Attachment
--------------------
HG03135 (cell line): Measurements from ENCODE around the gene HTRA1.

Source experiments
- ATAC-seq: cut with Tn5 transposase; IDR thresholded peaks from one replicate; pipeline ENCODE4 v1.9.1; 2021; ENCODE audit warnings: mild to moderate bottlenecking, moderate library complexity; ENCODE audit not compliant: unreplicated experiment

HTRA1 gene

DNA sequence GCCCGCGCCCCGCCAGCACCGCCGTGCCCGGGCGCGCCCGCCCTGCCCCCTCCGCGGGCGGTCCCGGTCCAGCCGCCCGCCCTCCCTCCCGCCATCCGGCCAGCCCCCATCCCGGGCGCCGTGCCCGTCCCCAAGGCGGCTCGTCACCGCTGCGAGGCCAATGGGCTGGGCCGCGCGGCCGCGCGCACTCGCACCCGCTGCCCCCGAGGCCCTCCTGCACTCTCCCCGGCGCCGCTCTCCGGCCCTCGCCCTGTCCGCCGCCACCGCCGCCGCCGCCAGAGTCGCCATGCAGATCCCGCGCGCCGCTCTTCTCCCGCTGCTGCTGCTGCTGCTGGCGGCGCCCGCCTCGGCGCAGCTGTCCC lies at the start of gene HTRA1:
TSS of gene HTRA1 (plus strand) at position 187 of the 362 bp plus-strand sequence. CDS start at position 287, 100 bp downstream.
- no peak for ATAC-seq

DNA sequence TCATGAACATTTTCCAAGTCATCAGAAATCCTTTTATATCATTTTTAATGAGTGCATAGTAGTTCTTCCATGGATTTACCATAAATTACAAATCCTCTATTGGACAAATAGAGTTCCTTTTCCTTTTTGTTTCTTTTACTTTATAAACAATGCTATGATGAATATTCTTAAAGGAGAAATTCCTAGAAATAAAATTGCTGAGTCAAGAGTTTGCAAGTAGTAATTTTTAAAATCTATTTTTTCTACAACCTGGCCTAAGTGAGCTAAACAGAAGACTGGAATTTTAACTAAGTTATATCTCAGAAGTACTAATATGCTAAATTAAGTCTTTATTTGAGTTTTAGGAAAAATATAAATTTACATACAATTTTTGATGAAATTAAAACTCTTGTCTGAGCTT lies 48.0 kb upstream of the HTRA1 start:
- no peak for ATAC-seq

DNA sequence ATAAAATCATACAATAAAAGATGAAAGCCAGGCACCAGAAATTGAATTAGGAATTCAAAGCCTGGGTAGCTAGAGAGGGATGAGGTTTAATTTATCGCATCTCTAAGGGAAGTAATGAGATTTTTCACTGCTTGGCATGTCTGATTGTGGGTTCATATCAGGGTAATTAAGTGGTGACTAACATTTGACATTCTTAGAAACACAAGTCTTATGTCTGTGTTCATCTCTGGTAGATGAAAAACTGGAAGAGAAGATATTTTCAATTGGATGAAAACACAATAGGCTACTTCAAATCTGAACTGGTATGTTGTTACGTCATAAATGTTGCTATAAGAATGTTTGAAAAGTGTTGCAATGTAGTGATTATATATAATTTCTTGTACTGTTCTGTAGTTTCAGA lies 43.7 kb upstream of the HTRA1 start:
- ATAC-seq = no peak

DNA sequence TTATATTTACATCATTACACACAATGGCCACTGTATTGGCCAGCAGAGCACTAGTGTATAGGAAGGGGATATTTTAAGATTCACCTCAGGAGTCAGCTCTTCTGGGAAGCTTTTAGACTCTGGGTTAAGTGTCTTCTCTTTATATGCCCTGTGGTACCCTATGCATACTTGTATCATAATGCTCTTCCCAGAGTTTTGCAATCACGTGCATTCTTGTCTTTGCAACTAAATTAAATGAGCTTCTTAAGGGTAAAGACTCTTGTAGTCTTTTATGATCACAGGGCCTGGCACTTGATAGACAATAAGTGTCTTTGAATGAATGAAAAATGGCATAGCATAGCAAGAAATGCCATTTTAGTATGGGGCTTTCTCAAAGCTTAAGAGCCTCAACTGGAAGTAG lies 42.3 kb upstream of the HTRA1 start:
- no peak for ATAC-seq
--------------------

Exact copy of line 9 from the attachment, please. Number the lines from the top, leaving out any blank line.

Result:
- no peak for ATAC-seq